OSA / Highlights

First of May - EU Accession Day - Labor Day

HU OSA 300-30-30 box 13
RFE/RL Czechoslovak unit, miscellaneous records

In the summer of 1951, Radio Free Europe started to broadcast to Czechoslovakia from a new transmitter in Lisbon. This is a transcript from the script for the first program.

Inauguration Program of Radio Free Europe on short-waves, 31 meterband on July 4 1951 (Operation BARBARA-Lisbon).

"It is our task to serve you Czechoslovak democrats in order to serve the cause of peace, freedom and decent life all over the world. ---"

Music : Station theme.

Announcer: This station theme of Radio Free Europe was to be heard for the first time on May 1, 1951, when Radio Free Europe began broadcasting on a medium wave-length. On that day, Mr. C.D. Jackson, President of the National Committee for a Free Europe, in his inauguration address outlined the mission of this station. He said:

Jackson : You will hear regularly your compatriots in exile speaking to you in familiar tones. They will carry to you the voice of Free Czechoslovakia, and Radio Free Europe will bring you what we conceive to be a dependable American viewpoint on many problems of common concern. --

It would be rash to predict how soon or under what circumstances Soviet power will be withdrawn within the confines of its prewar frontiers. Nonetheless, there is a growing understanding in the United States that there can be no enduring peace until this occurs. World tranquillity cannot be achieved while the peoples of Eastern and Central Europe remain the prisoners of a foreign tyrant. Even if it could, the price itself would be far too great to pay.

Yet it is clear that once the tide of Soviet power recedes, we must search for something better than the outmoded pre-war European state system. We must have something better. And plans for something better are already maturing in the West.

As we look into the future, we see the gradual evolution of a united Europe. To an amazing extent, this idea has taken roots throughout the Western world. The growing influence of the Council of Europe, with its Consultative Assembly, and its Committee of Ministers, is evidence of this fact. And the progress made toward the realization of the Schumann Plan indicated to what an extent historical animosities are giving way to the necessity of political and economic integration. Needless to say, there can be no truly United Europe as long as the present unnatural lines of division persist. Before a truly United Europe can become a reality, the nations of Eastern and Central Europe, again free and independent, must be able to accept in such an organization the welcome that awaits them.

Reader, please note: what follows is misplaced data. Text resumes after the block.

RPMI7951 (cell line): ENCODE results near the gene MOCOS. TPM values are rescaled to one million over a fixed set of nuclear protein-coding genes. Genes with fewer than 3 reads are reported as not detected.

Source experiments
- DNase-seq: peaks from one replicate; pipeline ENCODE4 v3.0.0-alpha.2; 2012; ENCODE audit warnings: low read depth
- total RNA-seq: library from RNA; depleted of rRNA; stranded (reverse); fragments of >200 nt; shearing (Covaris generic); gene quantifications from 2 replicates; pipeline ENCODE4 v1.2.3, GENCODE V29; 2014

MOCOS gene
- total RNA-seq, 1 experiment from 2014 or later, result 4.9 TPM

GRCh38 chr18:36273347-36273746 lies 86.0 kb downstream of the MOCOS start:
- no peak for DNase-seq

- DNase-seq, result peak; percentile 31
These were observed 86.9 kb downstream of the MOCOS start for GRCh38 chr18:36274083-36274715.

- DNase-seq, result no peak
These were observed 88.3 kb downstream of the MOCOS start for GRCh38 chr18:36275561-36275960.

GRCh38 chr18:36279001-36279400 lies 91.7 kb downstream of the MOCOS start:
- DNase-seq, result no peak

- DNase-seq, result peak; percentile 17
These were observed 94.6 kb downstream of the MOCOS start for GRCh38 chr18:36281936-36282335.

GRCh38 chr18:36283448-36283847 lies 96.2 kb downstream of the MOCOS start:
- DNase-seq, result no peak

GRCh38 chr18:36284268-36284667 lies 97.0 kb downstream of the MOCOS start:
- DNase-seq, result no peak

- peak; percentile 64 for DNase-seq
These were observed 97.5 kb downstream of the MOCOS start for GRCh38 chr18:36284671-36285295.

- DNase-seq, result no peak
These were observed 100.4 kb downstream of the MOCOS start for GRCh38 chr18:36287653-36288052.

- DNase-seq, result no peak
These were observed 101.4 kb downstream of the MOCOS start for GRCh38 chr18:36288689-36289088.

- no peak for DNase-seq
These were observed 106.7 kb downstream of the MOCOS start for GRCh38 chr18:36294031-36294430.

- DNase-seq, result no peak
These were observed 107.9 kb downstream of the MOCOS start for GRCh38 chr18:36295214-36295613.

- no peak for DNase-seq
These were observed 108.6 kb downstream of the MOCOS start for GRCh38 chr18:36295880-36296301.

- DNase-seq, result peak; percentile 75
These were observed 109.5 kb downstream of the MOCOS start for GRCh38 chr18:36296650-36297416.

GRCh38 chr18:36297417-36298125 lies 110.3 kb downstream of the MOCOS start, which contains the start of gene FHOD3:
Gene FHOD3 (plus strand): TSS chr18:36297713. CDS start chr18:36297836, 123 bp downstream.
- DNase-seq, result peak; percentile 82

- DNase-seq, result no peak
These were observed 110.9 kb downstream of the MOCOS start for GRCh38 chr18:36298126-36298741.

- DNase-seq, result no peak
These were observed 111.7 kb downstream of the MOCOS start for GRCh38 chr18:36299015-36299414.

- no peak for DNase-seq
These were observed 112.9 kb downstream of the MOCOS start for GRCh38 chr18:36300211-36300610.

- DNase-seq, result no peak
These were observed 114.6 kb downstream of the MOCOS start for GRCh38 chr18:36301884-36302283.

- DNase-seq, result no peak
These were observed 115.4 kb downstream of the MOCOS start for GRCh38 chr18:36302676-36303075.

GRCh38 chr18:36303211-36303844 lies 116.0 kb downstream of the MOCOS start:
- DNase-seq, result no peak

It may be that Czechoslovakia and its Eastern neighbors will feel the need of strengthening their hand in a United Europe by means of regional federation. Such a body might act as a brake upon the disposition of any of the Great powers to dominate a European Union. It would have the additional advantage of permitting within the frame work of the Regional Federation, the resolution of many of the frontier, nationality and economic programs that for so long embittered relations in your corner of the globe. But these are matters with which it would be premature to speculate. At the proper time, your voice will be heard on this subject. At present, one can only draw the vaguest outline of the dream of a more sound and enduring structure which is crystallizing in the Western world."


Excerpts from a home movie made by János Némedi Varga in Szeged, Hungary cca. 1958:
view or download 2 minutes in MPEG
The original film can be found in HU OSA 320-1-2 Collection of home movies.

A longer part of the original script of the program is available as scnanned PDF (8 pages).

HU OSA 300-30-30 box 13
RFE/RL Czechoslovak unit, miscellaneous records

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